Anti-government protests in DRC turn deadly
Security forces in the DRC accused of shooting dead two people in Kinshasa and another one in Kananga.
Security forces in the Democratic Republic of the Congo (DRC) have shot dead two people during anti-government demonstrations in the capital, Kinshasa, according to a rights group.
Another man was reportedly shot dead in the central city of Kananga by soldiers who opened fire on worshippers gathered for what church leaders said would be a peaceful protest, according to AFP news agency.
Catholic church activists had called for a “peaceful march” after Sunday mass, demanding that President Joseph Kabila step down.
There is growing anger over what some see as Kabila’s refusal to relinquish power after his second full term ended in December 2016.
In Kinshasa, the two men were killed outside St. Alphonse church in Matete district as security forces dispersed peaceful protesters, according to Ida Sawyer, the Central Africa director of Human Rights Watch.
#RDC: Deux hommes tués par balle devant l’église Sainte Alphonse à Matete à Kinshasa pendant que forces de sécurité dispersent manifestants pacifiques, exigeant départ de Pres Kabila. Fort déploiement des militaires à travers la capitale; accès à l’internet et SMS coupé @hrw_fr pic.twitter.com/6W0BIVhZE1
— Ida Sawyer (@ida_sawyer) December 31, 2017
In Kananga, meanwhile, an AFP reporter at a demonstration saw a man shot in the chest by security forces.
Congo authorities have largely maintained a ban on demonstrations in the country, and the governor of the capital, Kinshasa, refused to authorise Sunday’s rally.
“The city does not have sufficient numbers of police officers to supervise this march,” Governor Andre Kimbuta said on Saturday. “Therefore, I do not recognise the authorisation requested.”
His comments came as Telecommunications Minister Emery Okundji issued a letter instructing operators to suspend their services at 18:00 local time (17:00 GMT) until further notice, citing “state security” reasons.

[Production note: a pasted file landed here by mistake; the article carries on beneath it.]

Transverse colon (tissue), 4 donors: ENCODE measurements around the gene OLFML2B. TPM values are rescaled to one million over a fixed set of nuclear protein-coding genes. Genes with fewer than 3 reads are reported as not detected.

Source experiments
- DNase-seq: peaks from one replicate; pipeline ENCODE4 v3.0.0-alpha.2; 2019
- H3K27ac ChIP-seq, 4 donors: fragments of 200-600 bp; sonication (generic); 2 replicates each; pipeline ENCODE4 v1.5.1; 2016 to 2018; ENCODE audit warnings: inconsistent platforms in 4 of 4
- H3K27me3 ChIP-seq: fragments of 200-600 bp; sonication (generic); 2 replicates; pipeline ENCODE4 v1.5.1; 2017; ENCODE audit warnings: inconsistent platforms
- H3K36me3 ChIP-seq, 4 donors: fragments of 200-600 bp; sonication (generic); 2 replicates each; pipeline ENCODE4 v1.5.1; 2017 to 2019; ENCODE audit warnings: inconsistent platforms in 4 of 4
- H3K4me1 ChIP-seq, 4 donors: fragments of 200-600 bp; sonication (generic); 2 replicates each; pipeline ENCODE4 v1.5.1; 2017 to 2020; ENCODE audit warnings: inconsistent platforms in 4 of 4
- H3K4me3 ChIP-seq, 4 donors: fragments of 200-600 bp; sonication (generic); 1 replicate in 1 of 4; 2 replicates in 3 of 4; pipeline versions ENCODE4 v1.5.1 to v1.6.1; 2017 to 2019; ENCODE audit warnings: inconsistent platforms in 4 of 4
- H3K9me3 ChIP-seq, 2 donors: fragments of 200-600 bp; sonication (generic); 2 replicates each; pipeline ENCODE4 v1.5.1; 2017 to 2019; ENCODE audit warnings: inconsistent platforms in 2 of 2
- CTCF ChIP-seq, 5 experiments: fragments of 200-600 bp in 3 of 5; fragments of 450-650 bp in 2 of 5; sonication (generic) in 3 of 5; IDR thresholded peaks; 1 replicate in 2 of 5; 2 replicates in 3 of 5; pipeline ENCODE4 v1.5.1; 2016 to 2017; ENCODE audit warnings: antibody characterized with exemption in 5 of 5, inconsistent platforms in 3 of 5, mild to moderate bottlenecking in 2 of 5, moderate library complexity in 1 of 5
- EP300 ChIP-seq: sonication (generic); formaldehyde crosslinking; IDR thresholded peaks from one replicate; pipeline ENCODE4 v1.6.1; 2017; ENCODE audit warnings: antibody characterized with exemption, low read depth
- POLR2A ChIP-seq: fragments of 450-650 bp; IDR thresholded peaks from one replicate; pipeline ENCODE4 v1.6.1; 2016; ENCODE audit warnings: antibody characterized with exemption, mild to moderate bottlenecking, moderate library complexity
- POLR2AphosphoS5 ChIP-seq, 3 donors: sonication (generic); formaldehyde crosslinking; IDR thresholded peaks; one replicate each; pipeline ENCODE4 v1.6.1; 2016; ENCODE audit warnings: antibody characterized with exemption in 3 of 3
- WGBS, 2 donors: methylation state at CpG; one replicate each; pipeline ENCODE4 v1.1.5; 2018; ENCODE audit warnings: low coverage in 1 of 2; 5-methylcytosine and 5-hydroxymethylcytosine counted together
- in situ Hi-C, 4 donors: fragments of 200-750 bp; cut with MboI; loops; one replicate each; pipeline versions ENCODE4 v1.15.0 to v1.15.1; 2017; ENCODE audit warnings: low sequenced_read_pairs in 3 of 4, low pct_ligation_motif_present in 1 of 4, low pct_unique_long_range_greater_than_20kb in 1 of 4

Earlier on Sunday, there were social media reports of increased security and identity checks for worshippers entering churches for weekly mass.
Some also posted about access to churches being blocked in certain neighbourhoods of Kinshasa before the demonstration.
Kinshasa is under siege today. Snipers, presidential guards and other M23 are scrutinizing every worshipper going to church this morning.
No internet no sms services.
Welcome to Pyongyang of Africa. @nikkihaley @IntlCrimCourt@USEmbKinshasa @UEenRDC @BartOuvry #2018SansKabila
— Leja Litho (@LithoLeja) December 31, 2017
It's fact! Tanks and other armored vehicles and armed soldiers are deployed at all strategic churches in #Kinshasa and all night they firing in the air to scare off people who are going to church in the morning #DRC #RDC
— Mukanda #RDC🇨🇩 (@muktech) December 31, 2017
Tensions have been high in the Congo over the past year. Anti-Kabila protests have met with a heavy police response and often turned violent.
A presidential election was meant to take place in November 2016, but officials said the vote was postponed because of deadly clashes in the Kasai region and logistical hurdles.
Kabila, who took office after his father’s assassination in 2001, has been in power for 16 years. According to the constitution, he cannot seek a third term.
Fresh elections are now slated for December 23, 2018.